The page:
The El Yunque National Park – Useful Information
The El Yunque National Park is one of the last Caribbean tropical forests. This National Park is visited by around 600 thousand people per year. It is one of the biggest Puerto Rico attractions. How to prepare for a journey and what to focus on?
🏞️The route to El Yunque
Most of the route is leading through a paid highway and two lane roads. The highways I was driving through offered only an e-payment system, which is why there was no possibility to pay for it at the checkout. The car I rented was already registered in the e-payment system, which made it nothing to worry about for me. You can learn more about the highways in the Transport in Puerto Rico post.
The direct road to the national park is much more narrow, hilly and leads through a beautiful forest.
🏞️The entrance to the park and tickets
The park can be driven in by car. There is no possibility of paying the car fee at the spot (the amount of car space is limited, which is why it is strongly advised to book it beforehand). The tickets can be bought at the official government site. One person can buy only two car tickets. The price of such a booking is only 2$ per car. The ticket is for a car, meaning that you can take your friends in one vehicle and pay the same amount.
If you plan to visit El Yunque, make sure to book the tickets fast, as they are quickly disappearing! I booked them a month prior and unfortunately many dates were unavailable, or only single entrances were left.
You can pick a time of entering while making a reservation – 8AM or 11AM. If you plan to have longer trips, I strongly recommend picking an 8AM one, because you need to leave the park before 5PM.
If you think that you can enter without a reservation then you are wrong – I witnessed a few people not being allowed to get there by the staff, because they did not get it beforehand. What is essential is that if you want to pick a 191 La Mina route, the reservation is necessary.
🏞️The El Yunque parking spots
The parking spots are available along the whole length of the route. Be sure to choose the designated parking areas to avoid any troubles.
There are a few interesting viewpoints and attractions down the whole way. The entry to each observation tower is free. There is a staff member at each entry, who controls the limit of people going up.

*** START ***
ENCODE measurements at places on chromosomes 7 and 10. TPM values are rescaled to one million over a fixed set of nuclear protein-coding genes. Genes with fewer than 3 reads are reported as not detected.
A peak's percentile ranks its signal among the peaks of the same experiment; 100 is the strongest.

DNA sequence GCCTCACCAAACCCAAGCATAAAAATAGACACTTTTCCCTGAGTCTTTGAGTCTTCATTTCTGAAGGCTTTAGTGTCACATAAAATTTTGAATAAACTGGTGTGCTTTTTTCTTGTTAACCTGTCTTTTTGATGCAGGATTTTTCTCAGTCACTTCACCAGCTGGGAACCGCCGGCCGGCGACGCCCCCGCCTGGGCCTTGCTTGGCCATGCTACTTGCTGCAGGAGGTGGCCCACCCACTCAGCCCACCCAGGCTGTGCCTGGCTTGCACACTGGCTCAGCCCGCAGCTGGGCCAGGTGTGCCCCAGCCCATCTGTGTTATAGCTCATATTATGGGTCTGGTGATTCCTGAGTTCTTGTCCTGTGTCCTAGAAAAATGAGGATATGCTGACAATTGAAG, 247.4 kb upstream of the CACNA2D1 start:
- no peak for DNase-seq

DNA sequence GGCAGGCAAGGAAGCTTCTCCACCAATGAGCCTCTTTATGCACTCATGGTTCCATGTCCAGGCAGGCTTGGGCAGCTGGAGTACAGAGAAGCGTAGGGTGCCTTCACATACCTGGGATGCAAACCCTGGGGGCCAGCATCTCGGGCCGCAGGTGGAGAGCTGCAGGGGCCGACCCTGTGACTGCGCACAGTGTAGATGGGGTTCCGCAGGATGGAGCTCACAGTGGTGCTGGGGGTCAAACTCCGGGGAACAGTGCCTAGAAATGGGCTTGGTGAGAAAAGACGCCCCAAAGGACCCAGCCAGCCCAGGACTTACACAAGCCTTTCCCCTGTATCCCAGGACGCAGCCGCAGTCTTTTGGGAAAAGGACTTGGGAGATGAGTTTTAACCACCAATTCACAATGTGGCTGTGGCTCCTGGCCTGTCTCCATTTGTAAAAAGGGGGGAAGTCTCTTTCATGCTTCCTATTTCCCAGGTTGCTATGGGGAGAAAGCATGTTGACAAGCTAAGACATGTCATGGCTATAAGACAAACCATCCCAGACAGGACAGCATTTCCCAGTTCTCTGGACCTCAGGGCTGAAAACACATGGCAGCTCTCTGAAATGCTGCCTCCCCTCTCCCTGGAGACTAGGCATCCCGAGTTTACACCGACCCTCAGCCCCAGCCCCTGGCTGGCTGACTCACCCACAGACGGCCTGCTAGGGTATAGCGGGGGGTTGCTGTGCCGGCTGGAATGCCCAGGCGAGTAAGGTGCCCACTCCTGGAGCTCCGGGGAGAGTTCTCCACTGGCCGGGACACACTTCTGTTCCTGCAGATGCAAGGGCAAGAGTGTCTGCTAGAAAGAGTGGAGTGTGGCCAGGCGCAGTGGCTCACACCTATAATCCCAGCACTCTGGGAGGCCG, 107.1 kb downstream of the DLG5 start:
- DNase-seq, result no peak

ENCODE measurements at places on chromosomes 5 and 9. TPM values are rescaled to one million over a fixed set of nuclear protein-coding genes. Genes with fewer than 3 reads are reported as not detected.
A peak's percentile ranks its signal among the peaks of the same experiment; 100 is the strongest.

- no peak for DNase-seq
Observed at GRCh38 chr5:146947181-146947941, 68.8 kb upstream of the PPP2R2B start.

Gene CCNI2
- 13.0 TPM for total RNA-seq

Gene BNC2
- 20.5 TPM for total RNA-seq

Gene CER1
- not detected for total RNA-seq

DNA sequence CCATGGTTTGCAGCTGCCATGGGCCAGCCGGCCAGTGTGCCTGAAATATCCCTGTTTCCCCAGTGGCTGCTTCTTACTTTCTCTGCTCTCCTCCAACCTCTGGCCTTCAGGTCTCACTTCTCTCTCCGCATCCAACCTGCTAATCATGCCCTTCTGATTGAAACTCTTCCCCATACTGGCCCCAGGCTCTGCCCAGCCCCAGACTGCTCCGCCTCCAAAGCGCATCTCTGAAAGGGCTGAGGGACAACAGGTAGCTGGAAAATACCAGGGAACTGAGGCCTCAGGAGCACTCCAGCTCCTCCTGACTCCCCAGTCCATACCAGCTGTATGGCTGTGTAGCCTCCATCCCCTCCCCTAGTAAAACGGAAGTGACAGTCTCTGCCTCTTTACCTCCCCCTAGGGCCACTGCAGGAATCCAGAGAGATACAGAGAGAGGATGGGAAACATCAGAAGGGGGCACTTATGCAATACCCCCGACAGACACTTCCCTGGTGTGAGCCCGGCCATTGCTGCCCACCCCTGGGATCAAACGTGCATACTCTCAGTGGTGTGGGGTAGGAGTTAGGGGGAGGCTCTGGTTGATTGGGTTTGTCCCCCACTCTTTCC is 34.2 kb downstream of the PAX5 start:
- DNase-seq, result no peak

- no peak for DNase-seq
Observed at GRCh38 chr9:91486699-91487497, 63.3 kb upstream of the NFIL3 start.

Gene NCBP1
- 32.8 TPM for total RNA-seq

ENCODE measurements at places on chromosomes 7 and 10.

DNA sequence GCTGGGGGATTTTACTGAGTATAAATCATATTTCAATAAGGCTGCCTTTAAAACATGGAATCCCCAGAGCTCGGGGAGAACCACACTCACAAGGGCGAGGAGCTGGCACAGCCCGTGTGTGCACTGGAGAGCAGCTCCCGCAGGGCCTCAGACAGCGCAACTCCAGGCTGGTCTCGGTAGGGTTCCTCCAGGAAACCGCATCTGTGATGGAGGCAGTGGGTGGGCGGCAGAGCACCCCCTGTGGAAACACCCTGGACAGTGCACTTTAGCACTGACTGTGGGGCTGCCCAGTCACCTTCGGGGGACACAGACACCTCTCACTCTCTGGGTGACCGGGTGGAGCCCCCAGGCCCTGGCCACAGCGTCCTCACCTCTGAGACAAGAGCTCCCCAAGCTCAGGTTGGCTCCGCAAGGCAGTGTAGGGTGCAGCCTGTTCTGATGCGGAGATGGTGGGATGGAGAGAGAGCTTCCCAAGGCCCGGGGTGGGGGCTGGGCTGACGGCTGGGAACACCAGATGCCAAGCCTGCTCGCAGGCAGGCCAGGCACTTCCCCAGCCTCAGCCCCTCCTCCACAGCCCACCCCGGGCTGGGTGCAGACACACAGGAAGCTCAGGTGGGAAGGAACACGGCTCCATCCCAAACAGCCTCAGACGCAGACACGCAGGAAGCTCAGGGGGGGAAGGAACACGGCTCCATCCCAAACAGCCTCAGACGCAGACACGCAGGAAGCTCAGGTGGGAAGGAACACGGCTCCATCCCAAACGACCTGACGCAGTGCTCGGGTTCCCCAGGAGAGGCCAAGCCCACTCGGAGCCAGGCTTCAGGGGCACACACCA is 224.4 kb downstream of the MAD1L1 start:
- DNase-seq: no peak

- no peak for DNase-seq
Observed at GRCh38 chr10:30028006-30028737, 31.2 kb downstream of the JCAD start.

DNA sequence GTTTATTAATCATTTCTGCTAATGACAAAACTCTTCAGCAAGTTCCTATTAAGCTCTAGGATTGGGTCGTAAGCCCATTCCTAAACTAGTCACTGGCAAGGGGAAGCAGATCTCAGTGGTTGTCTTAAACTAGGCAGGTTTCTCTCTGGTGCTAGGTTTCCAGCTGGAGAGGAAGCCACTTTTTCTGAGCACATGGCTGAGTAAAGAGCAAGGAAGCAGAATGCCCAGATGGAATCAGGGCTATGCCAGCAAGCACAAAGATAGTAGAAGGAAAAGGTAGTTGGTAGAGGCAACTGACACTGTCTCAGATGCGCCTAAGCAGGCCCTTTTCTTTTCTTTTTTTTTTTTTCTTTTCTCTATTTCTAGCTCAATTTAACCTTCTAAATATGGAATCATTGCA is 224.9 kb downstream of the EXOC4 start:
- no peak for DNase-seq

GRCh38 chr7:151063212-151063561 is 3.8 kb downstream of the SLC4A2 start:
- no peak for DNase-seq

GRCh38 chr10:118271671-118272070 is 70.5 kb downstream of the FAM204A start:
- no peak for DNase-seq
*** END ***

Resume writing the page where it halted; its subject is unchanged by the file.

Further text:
🏞️The walking routes
The park offers many routes to choose from, depending on how much time you have and what you feel like doing. You will find both easy and more complicated routes there. The map of this national park can be downloaded from the website or opened in the app.
I chose a quick hike to the Britton Tower. It is around 40 minutes of one way hiking from the last parking spot.
The road is mostly flat, except for some hills, which are quite steep from time to time. The road is mostly asphalt or lined with concrete slabs. It kind of reminded me of the road to Morskie Oko. I felt my best during the walks through the highly wooded areas, as it was much colder there than on the asphalt road. Despite the fact that it is a rather short distance, make sure to have the right amount of drinking water on you, as there are no water points there.
🏞️The waterfalls and the attractions
🌳La Coca Falls
La Coca Falls is the first waterfall when you enter the park. It is quite pretty, you can get closer to it and take some pictures, but be careful, as the rocks are very slippery!
🌳Juan Diego Creek
The Juan Diego Creek is a natural pool, where you can cool yourself off. To get there you need to walk about 5 minutes away from the main road. Even though it is not a very long distance, it surely is better to have the hiking boots on, as some fragments of the trail are quite demanding. I got there in sneakers. but it was not the most comfortable thing ever, as I was constantly slipping on the mud and was not feeling very confident in this type of shoes.
🌳The La Mina Waterfall
Unfortunately, the trail to the La Mina Waterfall was closed during my visit and I could not get there. I took a picture of a beautiful lizard guiding the entrance to it though.
Just before the last parking spot on the route there is an old, historic pool built on the La Mina River, called Baño Grande. You can have a walk around it, get to know the history of the pool and, necessarily – take pictures!
🌳The picnic areas
You can find many resting places on the whole route in the El Yunque National Park. These are mainly wooden bowers and brick cottages. You will also find a small bistro, where you can satisfy your thirst and hunger. The only toilet on the route is located near the bistro, on the last parking spot.
In the Puerto Rico tab you can find more useful information and recommendations about this country.
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